Washington, D.C. – All income is taxable unless the law excludes it.
Taxable income includes money you earn, like wages and tips. It also includes bartering, an exchange of property or services. The fair market value of property or services received is taxable.
The Internal Revenue Service gives you some basic rules you should know to help you file an accurate tax return.
Some types of income are not taxable except under certain conditions, including:
- Life insurance. Proceeds paid to you because of the death of the insured person are usually not taxable. However, if you redeem a life insurance policy for cash, any amount that you get that is more than the cost of the policy is taxable.
- Qualified scholarship. In most cases, income from this type of scholarship is not taxable. This means that amounts you use for certain costs, such as tuition and required books, are not taxable. On the other hand, amounts you use for room and board are taxable.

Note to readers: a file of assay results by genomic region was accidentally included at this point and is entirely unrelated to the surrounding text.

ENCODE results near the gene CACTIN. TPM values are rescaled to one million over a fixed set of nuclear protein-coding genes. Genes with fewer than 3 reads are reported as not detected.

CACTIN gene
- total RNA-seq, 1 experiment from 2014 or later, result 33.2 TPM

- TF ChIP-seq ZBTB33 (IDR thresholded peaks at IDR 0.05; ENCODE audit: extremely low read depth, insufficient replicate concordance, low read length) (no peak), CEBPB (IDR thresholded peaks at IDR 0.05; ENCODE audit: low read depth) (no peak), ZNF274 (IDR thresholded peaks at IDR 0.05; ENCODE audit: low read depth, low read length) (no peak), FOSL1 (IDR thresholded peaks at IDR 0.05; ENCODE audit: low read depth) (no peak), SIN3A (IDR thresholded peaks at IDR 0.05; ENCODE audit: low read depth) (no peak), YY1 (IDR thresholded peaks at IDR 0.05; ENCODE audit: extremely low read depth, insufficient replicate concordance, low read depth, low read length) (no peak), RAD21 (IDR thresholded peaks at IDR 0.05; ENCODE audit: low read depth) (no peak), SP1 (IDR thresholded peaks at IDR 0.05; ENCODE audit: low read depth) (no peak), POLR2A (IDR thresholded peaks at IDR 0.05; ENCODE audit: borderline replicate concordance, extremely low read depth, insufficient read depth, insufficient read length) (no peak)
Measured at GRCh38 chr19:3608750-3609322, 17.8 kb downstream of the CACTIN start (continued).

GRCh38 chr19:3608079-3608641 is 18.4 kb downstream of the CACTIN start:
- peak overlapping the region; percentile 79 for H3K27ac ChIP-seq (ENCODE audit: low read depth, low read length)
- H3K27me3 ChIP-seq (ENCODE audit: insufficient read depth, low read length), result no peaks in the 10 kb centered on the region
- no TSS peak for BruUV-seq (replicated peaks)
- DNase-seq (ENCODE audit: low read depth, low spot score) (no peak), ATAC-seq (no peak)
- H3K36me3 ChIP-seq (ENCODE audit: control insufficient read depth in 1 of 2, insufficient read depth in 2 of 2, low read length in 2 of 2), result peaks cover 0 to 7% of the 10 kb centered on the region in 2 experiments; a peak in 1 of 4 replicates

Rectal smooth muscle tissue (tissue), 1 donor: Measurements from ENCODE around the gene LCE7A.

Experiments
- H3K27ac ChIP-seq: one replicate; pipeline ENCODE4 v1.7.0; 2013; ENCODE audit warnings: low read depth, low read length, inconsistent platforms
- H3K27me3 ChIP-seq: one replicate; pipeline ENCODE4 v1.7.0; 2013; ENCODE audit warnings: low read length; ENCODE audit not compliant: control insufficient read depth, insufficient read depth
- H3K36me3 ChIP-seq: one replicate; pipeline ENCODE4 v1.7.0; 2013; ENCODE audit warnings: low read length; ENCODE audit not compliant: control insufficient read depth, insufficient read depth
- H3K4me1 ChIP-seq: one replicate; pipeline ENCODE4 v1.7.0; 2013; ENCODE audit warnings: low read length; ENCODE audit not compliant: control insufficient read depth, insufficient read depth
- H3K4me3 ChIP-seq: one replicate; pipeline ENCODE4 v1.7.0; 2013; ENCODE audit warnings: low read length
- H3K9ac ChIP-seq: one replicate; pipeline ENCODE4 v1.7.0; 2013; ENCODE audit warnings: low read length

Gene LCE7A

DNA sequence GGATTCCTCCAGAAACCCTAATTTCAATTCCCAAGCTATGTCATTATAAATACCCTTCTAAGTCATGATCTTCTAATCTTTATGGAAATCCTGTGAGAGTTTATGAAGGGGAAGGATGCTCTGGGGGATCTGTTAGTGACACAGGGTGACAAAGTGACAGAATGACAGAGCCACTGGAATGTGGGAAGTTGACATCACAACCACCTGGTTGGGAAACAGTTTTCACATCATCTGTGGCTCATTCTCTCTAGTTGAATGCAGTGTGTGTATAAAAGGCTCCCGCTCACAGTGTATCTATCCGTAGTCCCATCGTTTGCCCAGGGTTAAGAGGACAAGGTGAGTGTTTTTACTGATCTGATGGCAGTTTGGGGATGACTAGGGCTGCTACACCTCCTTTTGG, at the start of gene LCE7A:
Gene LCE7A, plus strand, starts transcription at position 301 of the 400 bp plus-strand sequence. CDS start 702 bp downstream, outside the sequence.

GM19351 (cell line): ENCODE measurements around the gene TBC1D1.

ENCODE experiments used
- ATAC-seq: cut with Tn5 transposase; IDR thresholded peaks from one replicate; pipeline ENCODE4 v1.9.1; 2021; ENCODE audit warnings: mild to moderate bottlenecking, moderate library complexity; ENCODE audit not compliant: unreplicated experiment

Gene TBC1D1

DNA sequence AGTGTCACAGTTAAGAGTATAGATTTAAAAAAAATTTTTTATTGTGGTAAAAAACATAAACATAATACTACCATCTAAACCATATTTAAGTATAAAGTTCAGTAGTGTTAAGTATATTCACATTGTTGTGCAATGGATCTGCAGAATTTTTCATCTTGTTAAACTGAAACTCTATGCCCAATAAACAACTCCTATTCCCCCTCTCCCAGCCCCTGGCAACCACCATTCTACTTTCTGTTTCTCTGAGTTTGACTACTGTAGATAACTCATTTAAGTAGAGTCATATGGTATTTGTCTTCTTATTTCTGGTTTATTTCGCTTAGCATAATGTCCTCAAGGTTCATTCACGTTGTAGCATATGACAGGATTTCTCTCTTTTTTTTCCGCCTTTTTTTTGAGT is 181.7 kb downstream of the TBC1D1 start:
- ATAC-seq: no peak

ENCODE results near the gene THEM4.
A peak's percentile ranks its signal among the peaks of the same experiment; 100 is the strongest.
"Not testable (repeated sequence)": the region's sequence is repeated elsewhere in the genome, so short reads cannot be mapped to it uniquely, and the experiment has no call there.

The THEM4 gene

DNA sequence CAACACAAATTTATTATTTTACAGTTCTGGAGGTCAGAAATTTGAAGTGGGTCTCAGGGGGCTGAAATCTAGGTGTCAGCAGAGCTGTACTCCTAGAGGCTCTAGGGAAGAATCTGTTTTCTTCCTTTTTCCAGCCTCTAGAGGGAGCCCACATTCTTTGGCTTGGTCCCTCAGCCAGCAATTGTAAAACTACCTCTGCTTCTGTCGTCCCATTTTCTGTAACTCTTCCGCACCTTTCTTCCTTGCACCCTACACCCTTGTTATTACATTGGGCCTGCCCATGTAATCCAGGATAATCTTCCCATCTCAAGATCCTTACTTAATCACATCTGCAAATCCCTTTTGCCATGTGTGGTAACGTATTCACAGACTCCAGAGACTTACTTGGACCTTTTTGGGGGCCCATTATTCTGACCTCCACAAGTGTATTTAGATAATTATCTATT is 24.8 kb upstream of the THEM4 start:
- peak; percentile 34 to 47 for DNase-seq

- State income tax refund. If you got a state or local income tax refund, the amount may be taxable. You should have received a 2014 Form 1099-G from the agency that made the payment to you. If you didn’t get it by mail, the agency may have provided the form electronically. Contact them to find out how to get the form. Report any taxable refund you got even if you did not receive Form 1099-G.
Here are some types of income that are usually not taxable:
- Gifts and inheritances
- Child support payments
- Welfare benefits
- Damage awards for physical injury or sickness
- Cash rebates from a dealer or manufacturer for an item you buy
- Reimbursements for qualified adoption expenses
For more on this topic see Publication 525, Taxable and Nontaxable Income. You can get it on IRS.gov/forms anytime.
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